Portland’s Adult Soapbox Derby

A Soapbox Derby car shaped like a Cheeto. Drivers try to make their cars as original as possible. Photo by Elliot Byrne.

Few community events in Portland can match the scale and seeming insanity of the Adult Soapbox Derby. A continuation of the youth derby from the late 50s and early 60s, the current event was born in 1997. The race was created by Paul Zenk, a naturalized Portlander who had previously participated in a similar event in San Francisco three years prior. Zenk missed the subtle combination of carnage and alcohol, and decided that Mt. Tabor would be the perfect place to recreate the race. The initial run had a mere six participants who brought with them a wild array of vehicles and beer. The race could have been a one time event, but race day enthusiasm from both the crowd and the drivers was enough to cement the Derby in southeast Portland tradition.

Twenty-one years later, the derby hasn’t changed much. Racers still build wacky and outlandish cars and the crowds still get whipped into a beer fueled frenzy. One notable difference is in the scale. While the original race had six cars, the current one draws upwards of forty-two, and the number of spectators has been estimated to be in the ballpark of 10,000. The rules have also been standardized in the years since the race’s conception. Cars must be powered solely by gravity and can have a maximum of three riders. Beyond those restrictions, drivers are free to be as creative as they like.

For those new to the derby, the annual race is traditionally held on the third Saturday in August. It’s free to watch, and food vendors are stationed at various points along the course. The race is on the west side of Mt. Tabor, with the best entrance being SE 60th and Salmon. Being a driver is restricted to those twenty-one and over, but high schoolers are welcome to spend the day watching everything from giant dogs to submarines careen down Tabor’s slopes.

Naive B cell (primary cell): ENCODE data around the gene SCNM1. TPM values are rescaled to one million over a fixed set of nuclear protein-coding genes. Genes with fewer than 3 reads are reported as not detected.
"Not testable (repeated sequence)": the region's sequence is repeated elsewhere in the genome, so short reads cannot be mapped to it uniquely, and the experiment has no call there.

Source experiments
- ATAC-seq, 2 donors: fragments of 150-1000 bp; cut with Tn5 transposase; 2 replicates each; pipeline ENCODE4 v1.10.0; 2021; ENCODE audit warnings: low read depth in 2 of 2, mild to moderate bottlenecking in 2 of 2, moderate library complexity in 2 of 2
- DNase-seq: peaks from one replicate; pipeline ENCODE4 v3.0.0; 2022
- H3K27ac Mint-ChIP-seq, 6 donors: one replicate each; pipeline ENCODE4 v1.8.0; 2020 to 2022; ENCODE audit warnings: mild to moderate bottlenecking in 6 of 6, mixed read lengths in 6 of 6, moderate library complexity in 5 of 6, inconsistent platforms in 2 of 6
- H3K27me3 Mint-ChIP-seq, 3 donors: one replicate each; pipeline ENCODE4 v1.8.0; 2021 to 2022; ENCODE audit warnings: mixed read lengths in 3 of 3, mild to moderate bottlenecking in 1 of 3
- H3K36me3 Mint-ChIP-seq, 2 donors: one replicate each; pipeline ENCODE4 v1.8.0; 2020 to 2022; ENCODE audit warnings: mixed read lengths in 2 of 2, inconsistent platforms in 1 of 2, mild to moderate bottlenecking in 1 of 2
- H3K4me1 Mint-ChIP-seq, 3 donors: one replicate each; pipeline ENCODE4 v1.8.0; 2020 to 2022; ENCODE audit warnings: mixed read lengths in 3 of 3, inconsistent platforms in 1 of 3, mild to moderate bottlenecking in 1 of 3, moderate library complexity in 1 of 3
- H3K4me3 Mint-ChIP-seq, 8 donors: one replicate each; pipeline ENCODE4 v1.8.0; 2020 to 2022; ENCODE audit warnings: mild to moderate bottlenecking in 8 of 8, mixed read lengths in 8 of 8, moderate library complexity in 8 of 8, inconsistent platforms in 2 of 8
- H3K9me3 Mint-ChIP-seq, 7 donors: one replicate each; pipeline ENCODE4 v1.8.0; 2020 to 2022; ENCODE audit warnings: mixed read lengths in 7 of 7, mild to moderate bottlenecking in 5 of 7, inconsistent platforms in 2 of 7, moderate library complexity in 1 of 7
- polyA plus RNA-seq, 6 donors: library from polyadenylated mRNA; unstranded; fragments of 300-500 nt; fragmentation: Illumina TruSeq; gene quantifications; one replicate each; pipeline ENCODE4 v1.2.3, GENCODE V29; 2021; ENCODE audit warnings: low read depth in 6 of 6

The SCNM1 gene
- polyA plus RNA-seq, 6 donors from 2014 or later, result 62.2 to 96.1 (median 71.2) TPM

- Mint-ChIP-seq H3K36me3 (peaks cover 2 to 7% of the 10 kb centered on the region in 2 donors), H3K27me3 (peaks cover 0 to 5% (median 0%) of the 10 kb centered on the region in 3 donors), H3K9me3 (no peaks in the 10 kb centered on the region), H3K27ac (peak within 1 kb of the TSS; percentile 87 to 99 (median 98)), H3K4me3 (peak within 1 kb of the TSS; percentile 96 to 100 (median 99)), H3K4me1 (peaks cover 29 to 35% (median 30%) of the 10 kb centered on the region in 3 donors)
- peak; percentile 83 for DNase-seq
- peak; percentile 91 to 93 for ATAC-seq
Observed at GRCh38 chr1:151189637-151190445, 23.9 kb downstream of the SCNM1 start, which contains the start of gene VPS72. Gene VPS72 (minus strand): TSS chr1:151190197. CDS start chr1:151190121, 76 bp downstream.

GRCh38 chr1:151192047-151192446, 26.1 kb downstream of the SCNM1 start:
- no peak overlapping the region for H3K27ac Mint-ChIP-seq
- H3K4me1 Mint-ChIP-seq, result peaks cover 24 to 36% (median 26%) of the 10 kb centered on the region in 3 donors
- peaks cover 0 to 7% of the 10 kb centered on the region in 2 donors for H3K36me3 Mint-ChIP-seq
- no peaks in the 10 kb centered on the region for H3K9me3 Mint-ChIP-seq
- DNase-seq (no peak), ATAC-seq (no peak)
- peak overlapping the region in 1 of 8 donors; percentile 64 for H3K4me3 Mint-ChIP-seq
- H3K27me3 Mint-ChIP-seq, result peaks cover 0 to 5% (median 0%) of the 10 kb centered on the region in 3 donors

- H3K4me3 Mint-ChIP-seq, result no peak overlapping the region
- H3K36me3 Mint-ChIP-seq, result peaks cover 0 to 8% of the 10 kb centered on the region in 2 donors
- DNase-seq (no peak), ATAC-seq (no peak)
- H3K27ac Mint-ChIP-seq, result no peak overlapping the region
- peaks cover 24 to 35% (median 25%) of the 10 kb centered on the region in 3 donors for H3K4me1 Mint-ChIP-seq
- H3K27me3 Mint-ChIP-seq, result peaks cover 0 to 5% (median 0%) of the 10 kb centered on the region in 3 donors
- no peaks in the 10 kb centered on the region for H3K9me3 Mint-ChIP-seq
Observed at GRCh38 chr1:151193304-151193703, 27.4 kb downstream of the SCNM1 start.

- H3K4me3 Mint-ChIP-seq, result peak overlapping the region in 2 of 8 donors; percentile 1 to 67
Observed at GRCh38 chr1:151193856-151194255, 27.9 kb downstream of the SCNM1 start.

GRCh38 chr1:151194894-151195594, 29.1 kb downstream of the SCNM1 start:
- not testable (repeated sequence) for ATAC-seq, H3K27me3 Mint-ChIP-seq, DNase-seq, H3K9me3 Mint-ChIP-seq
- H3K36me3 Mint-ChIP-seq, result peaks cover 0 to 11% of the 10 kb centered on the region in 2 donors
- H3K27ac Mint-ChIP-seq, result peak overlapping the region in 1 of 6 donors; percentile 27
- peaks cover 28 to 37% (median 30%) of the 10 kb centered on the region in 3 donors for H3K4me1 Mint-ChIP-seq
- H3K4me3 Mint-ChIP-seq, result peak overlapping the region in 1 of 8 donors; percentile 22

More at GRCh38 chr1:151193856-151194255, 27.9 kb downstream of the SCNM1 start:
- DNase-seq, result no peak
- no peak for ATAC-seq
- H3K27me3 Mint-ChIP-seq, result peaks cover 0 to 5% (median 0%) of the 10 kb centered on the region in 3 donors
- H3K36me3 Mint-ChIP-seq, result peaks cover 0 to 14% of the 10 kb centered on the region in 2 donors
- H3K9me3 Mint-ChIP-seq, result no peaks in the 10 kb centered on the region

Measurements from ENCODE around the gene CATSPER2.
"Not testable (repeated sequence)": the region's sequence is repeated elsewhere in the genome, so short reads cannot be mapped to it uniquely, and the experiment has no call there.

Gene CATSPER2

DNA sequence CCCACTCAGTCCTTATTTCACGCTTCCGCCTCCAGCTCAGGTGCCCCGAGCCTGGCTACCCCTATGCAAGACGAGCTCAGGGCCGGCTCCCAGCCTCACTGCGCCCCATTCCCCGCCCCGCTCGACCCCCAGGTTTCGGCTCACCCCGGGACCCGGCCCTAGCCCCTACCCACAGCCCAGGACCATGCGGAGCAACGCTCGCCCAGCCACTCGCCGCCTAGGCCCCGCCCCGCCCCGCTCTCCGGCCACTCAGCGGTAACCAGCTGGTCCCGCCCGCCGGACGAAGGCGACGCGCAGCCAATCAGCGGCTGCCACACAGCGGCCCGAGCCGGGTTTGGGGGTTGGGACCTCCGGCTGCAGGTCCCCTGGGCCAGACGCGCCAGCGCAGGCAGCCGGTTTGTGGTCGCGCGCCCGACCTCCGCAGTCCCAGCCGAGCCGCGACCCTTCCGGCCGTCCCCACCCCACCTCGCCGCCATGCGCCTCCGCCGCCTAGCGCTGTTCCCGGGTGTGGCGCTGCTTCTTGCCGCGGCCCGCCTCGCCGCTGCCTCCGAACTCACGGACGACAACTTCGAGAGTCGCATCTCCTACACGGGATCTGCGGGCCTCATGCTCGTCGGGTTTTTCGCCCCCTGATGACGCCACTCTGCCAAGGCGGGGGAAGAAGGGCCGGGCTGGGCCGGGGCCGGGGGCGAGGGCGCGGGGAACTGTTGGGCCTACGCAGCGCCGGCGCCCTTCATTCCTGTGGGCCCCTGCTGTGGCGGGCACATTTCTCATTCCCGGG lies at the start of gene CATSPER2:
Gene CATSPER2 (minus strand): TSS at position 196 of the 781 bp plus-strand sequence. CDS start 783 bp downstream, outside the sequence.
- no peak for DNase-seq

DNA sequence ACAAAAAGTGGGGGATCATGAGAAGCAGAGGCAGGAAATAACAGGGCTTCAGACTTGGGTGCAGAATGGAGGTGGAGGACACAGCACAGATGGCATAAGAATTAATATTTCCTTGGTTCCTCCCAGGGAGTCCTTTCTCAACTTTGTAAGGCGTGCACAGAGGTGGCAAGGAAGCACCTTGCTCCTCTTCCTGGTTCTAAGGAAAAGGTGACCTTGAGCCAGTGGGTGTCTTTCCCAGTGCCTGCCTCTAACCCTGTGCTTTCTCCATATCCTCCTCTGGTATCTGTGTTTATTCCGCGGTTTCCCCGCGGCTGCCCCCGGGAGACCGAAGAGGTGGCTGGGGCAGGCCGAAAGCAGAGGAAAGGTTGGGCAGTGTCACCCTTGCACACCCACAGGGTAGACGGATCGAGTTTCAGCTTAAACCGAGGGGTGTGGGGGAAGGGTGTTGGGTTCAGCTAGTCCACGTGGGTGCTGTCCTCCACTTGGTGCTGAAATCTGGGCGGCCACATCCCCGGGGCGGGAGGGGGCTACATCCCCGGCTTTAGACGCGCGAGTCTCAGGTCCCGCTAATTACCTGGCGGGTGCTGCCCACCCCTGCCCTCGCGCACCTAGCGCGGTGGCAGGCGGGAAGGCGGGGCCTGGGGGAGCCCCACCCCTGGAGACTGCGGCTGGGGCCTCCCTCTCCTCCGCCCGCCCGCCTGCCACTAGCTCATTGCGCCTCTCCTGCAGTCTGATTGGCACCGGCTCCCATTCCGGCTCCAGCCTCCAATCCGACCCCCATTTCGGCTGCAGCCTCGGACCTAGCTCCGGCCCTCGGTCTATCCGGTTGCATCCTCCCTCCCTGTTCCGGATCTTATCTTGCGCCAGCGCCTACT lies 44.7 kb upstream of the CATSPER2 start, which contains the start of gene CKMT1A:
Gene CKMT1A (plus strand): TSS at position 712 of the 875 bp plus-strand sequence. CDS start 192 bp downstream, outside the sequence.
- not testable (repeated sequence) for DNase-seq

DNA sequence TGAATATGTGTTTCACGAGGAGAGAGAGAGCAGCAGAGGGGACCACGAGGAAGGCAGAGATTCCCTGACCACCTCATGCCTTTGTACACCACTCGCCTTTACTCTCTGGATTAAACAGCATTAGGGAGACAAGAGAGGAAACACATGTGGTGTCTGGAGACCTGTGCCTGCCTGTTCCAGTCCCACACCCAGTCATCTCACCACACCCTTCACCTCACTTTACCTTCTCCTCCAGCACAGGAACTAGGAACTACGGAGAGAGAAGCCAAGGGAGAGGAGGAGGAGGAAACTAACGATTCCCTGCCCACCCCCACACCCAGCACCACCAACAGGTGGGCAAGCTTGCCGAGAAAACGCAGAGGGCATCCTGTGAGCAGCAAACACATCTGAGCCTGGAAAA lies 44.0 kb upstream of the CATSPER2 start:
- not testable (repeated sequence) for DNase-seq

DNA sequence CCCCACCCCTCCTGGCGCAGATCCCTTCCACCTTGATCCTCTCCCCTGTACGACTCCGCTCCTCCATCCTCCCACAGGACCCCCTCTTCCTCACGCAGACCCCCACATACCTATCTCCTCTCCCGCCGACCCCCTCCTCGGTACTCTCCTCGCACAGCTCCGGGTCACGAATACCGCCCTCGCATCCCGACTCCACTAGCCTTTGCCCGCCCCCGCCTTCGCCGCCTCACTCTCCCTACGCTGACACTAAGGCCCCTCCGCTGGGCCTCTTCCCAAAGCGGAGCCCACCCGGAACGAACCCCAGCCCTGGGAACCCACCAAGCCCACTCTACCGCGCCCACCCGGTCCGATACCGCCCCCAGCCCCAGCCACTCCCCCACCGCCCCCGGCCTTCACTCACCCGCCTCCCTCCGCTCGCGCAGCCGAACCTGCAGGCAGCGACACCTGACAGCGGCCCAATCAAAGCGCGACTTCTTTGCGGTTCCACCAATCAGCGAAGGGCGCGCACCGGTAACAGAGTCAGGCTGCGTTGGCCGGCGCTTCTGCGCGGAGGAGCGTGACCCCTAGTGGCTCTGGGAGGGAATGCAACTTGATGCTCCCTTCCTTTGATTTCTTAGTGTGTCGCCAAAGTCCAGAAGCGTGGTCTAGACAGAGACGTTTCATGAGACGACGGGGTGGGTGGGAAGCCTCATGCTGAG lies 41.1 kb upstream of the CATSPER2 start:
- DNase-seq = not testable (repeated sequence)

Franklin’s very own Aubrey Maclaren has been involved with the soapbox derby. She raced in what she described as a “kid’s version of the soapbox derby.” The race was organized by the All American Soapbox Derby and took place in Salem. Aubrey’s family got involved with Portland’s Derby when the director reached out to them about creating a youth version of the event. “[The event] happened for a few years and me and my family helped run and coordinate that.” The race took place on Hawthorne and ran from the Seminary to 49th. Racers build their own cars, similar to the adult racers, but the cars are focused more on speed than on being outlandish.

The race has come a long way since its inception, but at its heart it’s still the wild and crazy event that it was all those years ago. If you’re a Portlander and haven’t been to the Soapbox Derby, do yourself a favor and participate in this Portland tradition.

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